By Adam Lashinsky
August 1, 2008

We came. We saw. We Brainstormed.

Fortune Magazine held its annual Brainstorm Tech conference last week in Half Moon Bay, Calif., over the hill from the heart of Silicon Valley and just down the seaside road from San Francisco. As usually happens at Fortune events, we put together a wonderfully eclectic mix of heavy hitters from industry, big thinkers on issues most of us didn’t know existed, and the occasional oddball that makes the drive or flight worthwhile. It obviously has taken me more than a week to find time to jot down my impressions. Here are some highlights:

Bloggeriffic. I suppose the most buzzed-about event I participated in was a panel we called the “blogger showdown.” It ended up being more of a blogger smackdown, WWF-style. Despite my best intentions of getting Kara Swisher of AllthingsD.com, Giga Omni Media’s Om Malik and Robert Scoble, of  Scobleizer.com to talk about the industries they cover, all they and the audience really wanted to discuss was the state of the blogosphere. Fortune’s Yi-Wyn Yen did a write-up of the event that the media site Romenesko featured, causing old journalism friends of mine to come out of the woodwork to say hello. As an old-media guy (who writes a blog, appears on TV and radio, and Twitters), I’ve been coming around to the opinion that bloggers are just journalists and that the oft-discussed distinctions aren’t meaningful. Let’s just say I’m in the minority. Old-school readers can’t stand these folks for their perceived lack of standards, and the new crowd (my panelists were no younger than I am) wants nothing to do with fuddy-duddy readers. I’m willing to make the same prediction about blogging that I made 10 years ago about “Internet” companies: In 10 years there won’t be an distinction. Blogging will be part of the multi-media spectrum.

There was an interesting off-subject (or on-subject) moment during our Q&A. Kevin Kelly of Wired, responding to an extended conversation we’d been having about Yahoo (YHOO), asked, “Who cares?” (I had earlier asked if there was anyone in the room who still worked for Yahoo, noting the number of ex-Yahooligans in attendance. No one raised their hands, but there were in fact several current Yahoo executives there.) Swisher gave an appropriately spirited defense of our fascination with Yahoo, namely that it’s a giant, influential, and valuable media property, warts and all. That ought to be on the minds of folks paying attention to Yahoo’s annual meeting Friday in San Jose.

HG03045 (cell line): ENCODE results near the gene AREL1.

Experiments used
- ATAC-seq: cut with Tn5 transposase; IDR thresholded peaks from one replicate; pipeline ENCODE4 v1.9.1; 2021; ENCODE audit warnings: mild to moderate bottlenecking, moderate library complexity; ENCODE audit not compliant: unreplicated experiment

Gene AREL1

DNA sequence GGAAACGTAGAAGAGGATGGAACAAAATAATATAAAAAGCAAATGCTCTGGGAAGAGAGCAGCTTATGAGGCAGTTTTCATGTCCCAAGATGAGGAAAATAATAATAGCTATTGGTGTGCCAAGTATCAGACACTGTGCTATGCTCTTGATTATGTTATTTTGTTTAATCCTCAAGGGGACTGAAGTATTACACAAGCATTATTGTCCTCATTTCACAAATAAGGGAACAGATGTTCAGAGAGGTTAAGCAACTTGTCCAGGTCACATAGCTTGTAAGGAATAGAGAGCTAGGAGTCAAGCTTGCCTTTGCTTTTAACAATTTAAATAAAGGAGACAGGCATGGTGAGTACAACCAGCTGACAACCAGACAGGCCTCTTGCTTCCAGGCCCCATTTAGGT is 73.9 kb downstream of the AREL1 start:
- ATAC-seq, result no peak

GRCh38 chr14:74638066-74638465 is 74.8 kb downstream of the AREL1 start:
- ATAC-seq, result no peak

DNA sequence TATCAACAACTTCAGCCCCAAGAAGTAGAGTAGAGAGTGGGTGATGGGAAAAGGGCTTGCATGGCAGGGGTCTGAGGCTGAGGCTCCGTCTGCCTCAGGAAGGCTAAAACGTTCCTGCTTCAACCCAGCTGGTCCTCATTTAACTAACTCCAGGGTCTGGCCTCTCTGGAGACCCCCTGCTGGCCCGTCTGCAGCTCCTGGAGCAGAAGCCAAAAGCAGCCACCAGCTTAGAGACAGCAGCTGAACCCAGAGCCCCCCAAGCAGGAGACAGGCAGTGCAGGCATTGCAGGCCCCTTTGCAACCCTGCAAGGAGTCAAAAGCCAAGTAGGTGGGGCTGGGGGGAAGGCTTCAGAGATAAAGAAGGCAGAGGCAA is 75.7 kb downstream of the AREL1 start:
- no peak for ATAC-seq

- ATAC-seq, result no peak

Making money on the Net. I hosted a breakfast panel on this hoary subject. The headliners were Rob Glaser of Real Networks (RNWK), which sells about $100 million a year in ads and sponsorships; Neil Ashe, CEO of CNET, recently acquired by CBS (CBS), and who will have to prove that there’s a reason to marry a slow-growth old media company with a slow-growth new media company; Greg Waldorf of eHarmony.com, the dating service backed by Sequoia Capital that’s still private after all these years; and Mike Volpi, the ex-Cisco (CSCO) exec who runs Joost, which has surprised the media world by lagging its competitor Hulu.com in product development. Everyone explained how they’re “monetizing,” but just before we ran out of time we started in on a fresh topic, the failure of the Web industry to make good on its promise of delivering really precise ads to users who want to see them. “It’s really a failure of targeted advertising,” said Brad Garlinghouse, the departing Yahoo executive of peanut-butter-memo fame. Added Bill Gross, arguably the man who invented search advertising: “AdSense is junk.” To deconstruct his conclusion, Gross — who founded GoTo.com, which became Overture and then sold to Yahoo, but not before Google (GOOG) appropriated its best ideas in AdWords and later AdSense – is saying that even mighty Google doesn’t deliver the type of ad quality it professes. Let’s get the band back together and keep on this one!

VCs out of luck? A great group of venture capitalists agreed to share a stage with me for a panel we called “Investing in a world without exits.” The conceit was that with the IPO market shriveled and Microsoft, Yahoo, Google and eBay losing the appetite for acquisitions, the poor VCs won’t be able to sell their portfolio companies, which makes it really tough to buy Gulfstream jets, country-club memberships and vacation homes in Italy. The VCs on my panel, of course, are different. They’re going to find exits. Trust them.

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